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  • Is this a club we want to be part of? | Privacy International
    Contact Donate You are here Home Is this a club we want to be part of Date Wednesday June 11 2014 Authors Anna Crowe Related Privacy 101s Communications surveillance The Five Eyes Mass Surveillance Metadata What is Privacy Related Projects Eyes Wide Open The following is an excerpt from an Op Ed written in the New Zealand Herald by Privacy International s Legal Officer Anna Crowe Since the release of documents by Edward Snowden nearly a year ago New Zealand has often been seen as a passive participant in the Five Eyes intelligence sharing alliance not unlike a good kid hanging out with the wrong crowd However Snowden documents released last month and the news that New Zealand appears to be sharing intelligence used in drone strikes shows this perception is far from the truth The Government is an active participant in this secretive surveillance alliance between the United States Britain Canada Australia and New Zealand The Government Communications Security Bureau GCSB our representative is keyed into US National Security Agency NSA programmes that have caused controversy abroad spying on close allies mass surveillance of foreign populations and weakening our ability to protect our privacy online Sadly we aren t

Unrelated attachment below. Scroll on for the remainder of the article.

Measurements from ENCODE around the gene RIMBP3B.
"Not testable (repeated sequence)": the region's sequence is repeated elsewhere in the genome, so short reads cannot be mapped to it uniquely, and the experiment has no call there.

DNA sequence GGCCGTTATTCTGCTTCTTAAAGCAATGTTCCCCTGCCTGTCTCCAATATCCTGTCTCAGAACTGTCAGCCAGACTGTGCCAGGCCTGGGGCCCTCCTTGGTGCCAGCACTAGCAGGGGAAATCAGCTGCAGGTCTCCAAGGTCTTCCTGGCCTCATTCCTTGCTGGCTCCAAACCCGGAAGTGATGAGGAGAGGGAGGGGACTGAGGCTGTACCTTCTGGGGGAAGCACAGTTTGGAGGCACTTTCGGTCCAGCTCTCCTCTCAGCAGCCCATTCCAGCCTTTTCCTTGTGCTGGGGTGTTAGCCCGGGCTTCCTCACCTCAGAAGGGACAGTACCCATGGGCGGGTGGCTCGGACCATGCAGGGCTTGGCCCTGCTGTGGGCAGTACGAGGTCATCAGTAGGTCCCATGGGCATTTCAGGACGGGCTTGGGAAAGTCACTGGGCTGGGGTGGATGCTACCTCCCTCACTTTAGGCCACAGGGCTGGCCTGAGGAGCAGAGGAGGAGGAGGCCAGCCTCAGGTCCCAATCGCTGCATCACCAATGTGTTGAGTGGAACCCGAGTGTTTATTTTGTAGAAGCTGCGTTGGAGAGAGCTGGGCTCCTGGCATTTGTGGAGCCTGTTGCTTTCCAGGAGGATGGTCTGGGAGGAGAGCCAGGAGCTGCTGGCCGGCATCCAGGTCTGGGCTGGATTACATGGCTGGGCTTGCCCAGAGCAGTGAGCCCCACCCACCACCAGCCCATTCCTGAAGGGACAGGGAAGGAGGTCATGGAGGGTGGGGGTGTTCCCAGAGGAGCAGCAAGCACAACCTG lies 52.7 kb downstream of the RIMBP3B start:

Original URL path: https://privacyinternational.org/node/110 (2016-04-27)
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  • There's No Good Reason for Spy Agencies to Snoop on Humanitarian Groups | Privacy International
    the CIA is no longer using vaccination programs as a front for spying operations may come as a relief to many humanitarian workers Yet their fears should not be completely assuaged because the CIA s activities which undoubtedly threatened the safety of humanitarian workers and those they seek to help pale in comparison to the surveillance that the NSA is conducting on humanitarian organizations across the globe In one of the least discussed stories arising out of the materials leaked by Edward Snowden in December 2013 the Guardian reported that the NSA and GCHQ a British intelligence agency are targeting humanitarian agencies such as UNICEF the U N Development Program and Medecins du Monde Doctors of the World Each of those organizations named in leaked GCHQ documents had been allocated a specific ID number in GCHQ s target knowledge base indicating they had been identified for targeted surveillance by the agency The United Nations made no public response to the allegations When Medecins du Monde wrote to GCHQ seeking an explanation the intelligence service refused to answer any questions The Guardian says that the documents do not disclose the extent of any surveillance or for how long any collection took

    Original URL path: https://privacyinternational.org/node/109 (2016-04-27)
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  • Chilean government to subject citizens to American surveillance apparatus | Privacy International